Tuesday night saw the premiere of the latest British party political broadcast filmed by established Hollywood talent. Ed Miliband – A Portrait , described by the Guardian film critic as “a rather generic piece of journeyman work for Paul Greengrass”, shared all that is important to the leader of the Labour Party.
As well as speaking at length about the influence of Ralph Miliband, his Marxist academic father, Ed used the short Greengrass-directed film to announce he is “ready to offer [himself] as prime minister”.
Greengrass follows a distinguished line of British film directors involving themselves in British elections, in his case perhaps unsurprisingly as he started his directorial career on the British television current affairs programme World In Action.
In an interview to promote United 93, his film about the fourth plane hijacked on 9/11, he spoke of this early stage in his career saying “I’d spent a lot of time in my 20s going to places where bad stuff happens – bloodshed and conflict. It kind of marks you.”
Margaret Thatcher allegedly called the show “just a lot of Trotskyists.” Not entirely contradicting her, Greengrass expanded on the point when giving the prestigious British Academy of Film and Television Arts David Lean Lecture in 2014 describing World In Action as:
“…an eclectic mix of investigative reporting, documentary film making, left wing politics, popular culture, being rude to Mrs. Thatcher, being rude to Mrs. Thatcher again, being rude to MI5, being rude to Mrs. Thatcher again at any and every opportunity, and expenses diddling…it was where I learned about the world, the world of the 1980s. The Troubles, the miners’ strikes, Reagan and Thatcher, Central America, The Falklands War, Apartheid in South Africa. Strike, war, revolution and famine. This is where I learned how the world worked and how, who has the power and who doesn’t have the power and how the two are always in tension and how the world always is in action.”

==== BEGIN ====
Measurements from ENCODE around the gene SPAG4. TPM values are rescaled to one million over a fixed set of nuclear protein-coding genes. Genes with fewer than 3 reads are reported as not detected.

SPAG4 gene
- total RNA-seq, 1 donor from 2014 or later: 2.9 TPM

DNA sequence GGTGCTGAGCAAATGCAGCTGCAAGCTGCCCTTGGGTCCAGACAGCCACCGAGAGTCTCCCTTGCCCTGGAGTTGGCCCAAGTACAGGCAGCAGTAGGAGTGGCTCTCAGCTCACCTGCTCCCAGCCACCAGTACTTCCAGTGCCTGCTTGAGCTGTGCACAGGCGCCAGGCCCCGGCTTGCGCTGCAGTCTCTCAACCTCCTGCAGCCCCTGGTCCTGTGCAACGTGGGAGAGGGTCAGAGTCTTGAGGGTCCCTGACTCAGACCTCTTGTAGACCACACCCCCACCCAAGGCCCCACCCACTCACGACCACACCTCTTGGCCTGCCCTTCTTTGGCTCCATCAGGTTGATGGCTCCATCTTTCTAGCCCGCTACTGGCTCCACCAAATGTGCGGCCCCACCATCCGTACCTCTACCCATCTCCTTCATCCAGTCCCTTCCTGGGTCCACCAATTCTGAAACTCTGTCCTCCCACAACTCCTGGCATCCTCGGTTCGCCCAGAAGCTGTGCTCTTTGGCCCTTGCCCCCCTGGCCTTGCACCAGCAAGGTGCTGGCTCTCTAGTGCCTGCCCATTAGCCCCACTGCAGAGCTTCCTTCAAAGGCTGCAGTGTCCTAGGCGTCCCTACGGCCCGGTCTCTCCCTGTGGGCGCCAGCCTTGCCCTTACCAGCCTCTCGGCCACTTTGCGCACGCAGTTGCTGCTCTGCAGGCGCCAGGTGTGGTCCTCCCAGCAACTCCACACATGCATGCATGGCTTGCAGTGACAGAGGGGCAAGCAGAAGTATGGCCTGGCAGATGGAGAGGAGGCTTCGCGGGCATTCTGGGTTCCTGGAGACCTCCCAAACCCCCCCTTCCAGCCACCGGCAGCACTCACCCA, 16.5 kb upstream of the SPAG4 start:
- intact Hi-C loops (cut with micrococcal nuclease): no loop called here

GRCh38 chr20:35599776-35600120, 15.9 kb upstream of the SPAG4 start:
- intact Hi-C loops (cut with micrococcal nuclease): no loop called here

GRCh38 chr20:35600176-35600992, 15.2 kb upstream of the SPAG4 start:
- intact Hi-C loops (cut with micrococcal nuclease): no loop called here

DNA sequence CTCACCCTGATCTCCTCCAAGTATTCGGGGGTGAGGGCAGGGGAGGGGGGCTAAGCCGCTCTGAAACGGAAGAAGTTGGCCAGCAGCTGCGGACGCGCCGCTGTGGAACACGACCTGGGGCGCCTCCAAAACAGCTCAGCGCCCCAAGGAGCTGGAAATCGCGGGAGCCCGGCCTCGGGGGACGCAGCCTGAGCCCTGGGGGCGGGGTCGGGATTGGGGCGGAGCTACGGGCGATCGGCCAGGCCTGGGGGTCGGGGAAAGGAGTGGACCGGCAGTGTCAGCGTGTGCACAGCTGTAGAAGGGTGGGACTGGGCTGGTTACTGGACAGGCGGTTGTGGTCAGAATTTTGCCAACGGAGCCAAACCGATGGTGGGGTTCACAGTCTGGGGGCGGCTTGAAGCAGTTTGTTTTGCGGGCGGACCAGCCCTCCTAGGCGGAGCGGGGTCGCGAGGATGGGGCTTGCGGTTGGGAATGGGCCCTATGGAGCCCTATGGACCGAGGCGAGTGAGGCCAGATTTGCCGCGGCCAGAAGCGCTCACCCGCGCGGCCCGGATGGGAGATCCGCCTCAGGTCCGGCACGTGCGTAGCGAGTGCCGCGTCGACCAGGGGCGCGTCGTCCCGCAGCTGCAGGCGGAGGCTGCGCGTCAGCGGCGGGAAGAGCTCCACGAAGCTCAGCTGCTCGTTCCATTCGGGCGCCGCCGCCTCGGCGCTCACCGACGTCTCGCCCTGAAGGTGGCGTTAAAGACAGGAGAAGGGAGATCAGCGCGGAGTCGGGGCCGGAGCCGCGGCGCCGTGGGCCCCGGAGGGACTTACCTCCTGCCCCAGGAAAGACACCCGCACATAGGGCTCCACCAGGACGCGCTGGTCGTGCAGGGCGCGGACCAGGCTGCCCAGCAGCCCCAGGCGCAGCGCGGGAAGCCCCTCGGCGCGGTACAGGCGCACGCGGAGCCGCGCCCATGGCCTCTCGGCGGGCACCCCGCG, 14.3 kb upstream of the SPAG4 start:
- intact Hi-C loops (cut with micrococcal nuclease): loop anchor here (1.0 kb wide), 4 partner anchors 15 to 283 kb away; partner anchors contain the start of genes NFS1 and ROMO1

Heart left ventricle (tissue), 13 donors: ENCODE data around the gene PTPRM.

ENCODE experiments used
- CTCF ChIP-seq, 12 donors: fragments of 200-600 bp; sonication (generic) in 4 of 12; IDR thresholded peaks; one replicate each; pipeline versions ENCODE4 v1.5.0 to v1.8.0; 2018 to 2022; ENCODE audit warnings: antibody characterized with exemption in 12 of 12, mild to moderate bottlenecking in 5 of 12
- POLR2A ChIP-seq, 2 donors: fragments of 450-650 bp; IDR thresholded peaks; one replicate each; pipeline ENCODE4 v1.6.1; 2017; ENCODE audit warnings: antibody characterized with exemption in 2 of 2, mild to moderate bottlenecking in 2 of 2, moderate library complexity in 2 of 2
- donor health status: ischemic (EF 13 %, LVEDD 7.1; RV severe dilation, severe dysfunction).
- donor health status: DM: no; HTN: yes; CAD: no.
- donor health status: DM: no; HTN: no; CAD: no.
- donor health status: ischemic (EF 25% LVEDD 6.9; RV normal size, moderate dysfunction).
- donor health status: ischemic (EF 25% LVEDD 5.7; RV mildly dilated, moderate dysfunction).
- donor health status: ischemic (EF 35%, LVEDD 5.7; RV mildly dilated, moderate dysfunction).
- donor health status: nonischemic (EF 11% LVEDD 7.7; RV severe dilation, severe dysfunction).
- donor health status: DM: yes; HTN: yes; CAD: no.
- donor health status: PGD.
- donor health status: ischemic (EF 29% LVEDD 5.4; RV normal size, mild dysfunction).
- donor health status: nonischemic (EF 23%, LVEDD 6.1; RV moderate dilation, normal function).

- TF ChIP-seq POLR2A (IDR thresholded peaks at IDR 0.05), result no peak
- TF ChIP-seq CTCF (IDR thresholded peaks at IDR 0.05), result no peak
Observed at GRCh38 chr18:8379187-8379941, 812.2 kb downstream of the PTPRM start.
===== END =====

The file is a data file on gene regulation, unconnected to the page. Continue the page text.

Greengrass has never been a film-maker known to shy away from his political leanings although “Green Zone”, his film set during the Iraq War, was described in The New Yorker as “a left-wing movie that looks and sounds like a right-wing one.”
When comparing his Jason Bourne to James Bond he described the latter as “an Imperialist right-wing f**kface.” In contrast to Greengrass, Matthew Vaughn, director of “Kick-Ass”, “X-Men: First Class” and “Kingsman: The Secret Service”, has been involved with the Conservative Party in recent years.
In 1987 Hugh Hudson, the Oscar winning director of Chariots of Fire, was commissioned by Peter Mandelson to film the broadcast which became known as “Kinnock – The Movie” for the then Labour Party leader. Mandelson said the purpose of the film was to raise Neil Kinnock’s “stock as a new kind of leader and, in effect, to camouflage most of the policy prospectus on which we were asking voters to put him into Downing Street”.
In one sense that film worked. Kinnock’s personal ratings were boosted by 19 points. In another sense it was a failure. Although Kinnock’s Labour Party did gain 20 seats in that election, Margaret Thatcher returned to office with a third general election victory and a Conservative Party majority of 102.
In 1992 fellow Oscar winner John Schleshinger, director of Midnight Cowboy and Marathon Man, attempted to better Hudson’s 1987 effort with his own film made in support of then Conservative Party leader and incumbent Prime Minister, John Major. Contradicting opinion polls during the election campaign and even exit polls on the night of the general election itself, the Conservative Party won that general election taking over 14 million votes, more than any British party has ever done before or since.
Ed Miliband and Paul Greengrass will be hoping that come election night in May they are more Major/Schleshinger than Kinnock/Hudson.